Cardi B, as usual, is right. This time, she’s right about comments made recently by pioneering hip-hop impresario Jermaine Dupri regarding female rappers. JD’s opinion of modern rapping women isn’t very high, as he told People magazine in a recent interview. It seems he, like so many other “hip-hop heads” of a certain age/misogynistic worldview, pines for the days when his artist Da Brat reigned on top of the charts, rather than more overtly sexualized rappers like Cardi B, City Girls, and Megan Thee Stallion.
Of course, he didn’t put it this way because just saying that you’re disappointed you fell off isn’t the hip-hop way. It’s the children who are wrong. Mumble rap is ruining hip-hop and back in the day, women never used sex appeal to sell records — except for, you know, Salt-N-Pepa, Lil Kim, Foxy Brown, Trina, Eve, and a slew of other women who could rap well and look good at the same time. Gasp. Here’s how Jermaine Dupri worded it:
I feel like they all are rapping about the same thing, and I don’t think they’re showing us who’s the best rapper. For me, it’s like strippers rapping. As far as rap goes, I’m not getting who is the best rapper. I’m getting OK, you got a story about you dancing in the club, you got a story about you dancing in the club, you got a story about you dancing in the club. OK. All right. Cool. Who’s going to be the rapper?… At some point, somebody’s going to have to break out of that mold and talk about other things.
Uproxx writer Andre Gee already addressed the faulty rationale that allows this double standard to exist. It’s a pretty good read. But Cardi has a way of breaking down complex ideas and restating them in such a simple, impactful way that it becomes impossible to just skip over what she says. And in this case, rather than addressing the double standard that men talk about sex more or less nonstop in their raps, she instead pointed out the rationale behind why she and other women choose to rap “like strippers”: Because evidently, that’s what the people want.
“When I did ‘Be Careful,’ people was talking mad sh*t in the beginning,” she reminded her fans on Instagram. “‘This is not what I expected. I expected this, I expected that.’ So it’s like if that’s what people ain’t tryna hear, then, alright, I’mma start rapping about my p*ssy again.” She then went on to list a number of other female rappers who would fit the bill of what Jermaine Dupri and other critics seem to be looking for, who focus on lyrics and messaging over turn-up anthems and twerking in hot pants. She namechecks Kamaiyah, Rapsody, Tierra Whack, and newcomer Chika as examples of modern “lyrical” female rappers but she could have continued for another 20 names if she wanted to.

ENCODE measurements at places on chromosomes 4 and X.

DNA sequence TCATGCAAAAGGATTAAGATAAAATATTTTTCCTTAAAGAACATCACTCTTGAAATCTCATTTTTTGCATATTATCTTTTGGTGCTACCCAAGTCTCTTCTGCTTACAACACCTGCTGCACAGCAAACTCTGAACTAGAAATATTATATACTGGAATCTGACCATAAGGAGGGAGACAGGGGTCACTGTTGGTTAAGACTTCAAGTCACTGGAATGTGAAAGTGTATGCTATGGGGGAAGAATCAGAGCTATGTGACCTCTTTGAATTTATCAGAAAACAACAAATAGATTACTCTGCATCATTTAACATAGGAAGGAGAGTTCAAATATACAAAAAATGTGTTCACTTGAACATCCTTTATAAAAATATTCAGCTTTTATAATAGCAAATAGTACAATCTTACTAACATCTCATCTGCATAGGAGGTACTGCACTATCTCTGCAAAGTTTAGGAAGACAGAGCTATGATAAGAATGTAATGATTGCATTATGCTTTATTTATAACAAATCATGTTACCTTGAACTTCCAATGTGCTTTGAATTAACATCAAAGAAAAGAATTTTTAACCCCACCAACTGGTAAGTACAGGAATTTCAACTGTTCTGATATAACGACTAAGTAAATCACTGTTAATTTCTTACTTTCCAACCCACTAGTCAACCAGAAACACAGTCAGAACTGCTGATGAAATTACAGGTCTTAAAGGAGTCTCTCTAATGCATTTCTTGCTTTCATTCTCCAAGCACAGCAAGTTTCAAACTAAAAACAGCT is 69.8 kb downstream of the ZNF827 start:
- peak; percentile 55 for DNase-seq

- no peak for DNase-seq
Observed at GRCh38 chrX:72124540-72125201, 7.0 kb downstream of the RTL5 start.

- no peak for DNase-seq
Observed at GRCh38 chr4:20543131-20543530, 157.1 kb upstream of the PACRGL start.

The truth is, Jermaine Dupri’s brand of non-logic has long been used by a certain kind of rap fan, not just to pit women against one another, but to demean rappers who use sex to help them sell. The argument is fallacious for multiple reasons, not the least of which is the assumption that just because women rap about sex or come from a background like Cardi’s, they can’t really rap. Megan Thee Stallion disproves that theory by herself, while Cardi is sure to drop at least one gem per verse. While City Girls’ Yung Miami might not be the poster child for lyrical dexterity, her currently incarcerated partner in rhyme, JT, has been known to flex some wordplay on her half of their ratchet dance favorites. And how could you discount the reigning queens of yesteryear, like Foxy Brown, Lil Kim, and Trina, who were all more than happy to throw on a Chanel bikini to spit bars about bricks and Berettas?
Meanwhile, as Cardi points out in the second half of her rant: If these men are so fixated on “lyrical” rappers, why don’t rappers like Rapsody chart? Noname has two albums out and no Billboard chart history (she also had the perfect response to JD herself). Neither does Tierra Whack, whose Whack World was considered a 2018 standout. Kamaiyah has released viral hit after viral hit and appeared on the XXL Freshman cover and her label won’t even give her a release date because of the lukewarm response her singles garnered in comparison to those of Cardi, whose “Bodak Yellow” became a phenomenon, or Meg’s “Big Ole Freak,” which had women twerking at gas stations all over social media.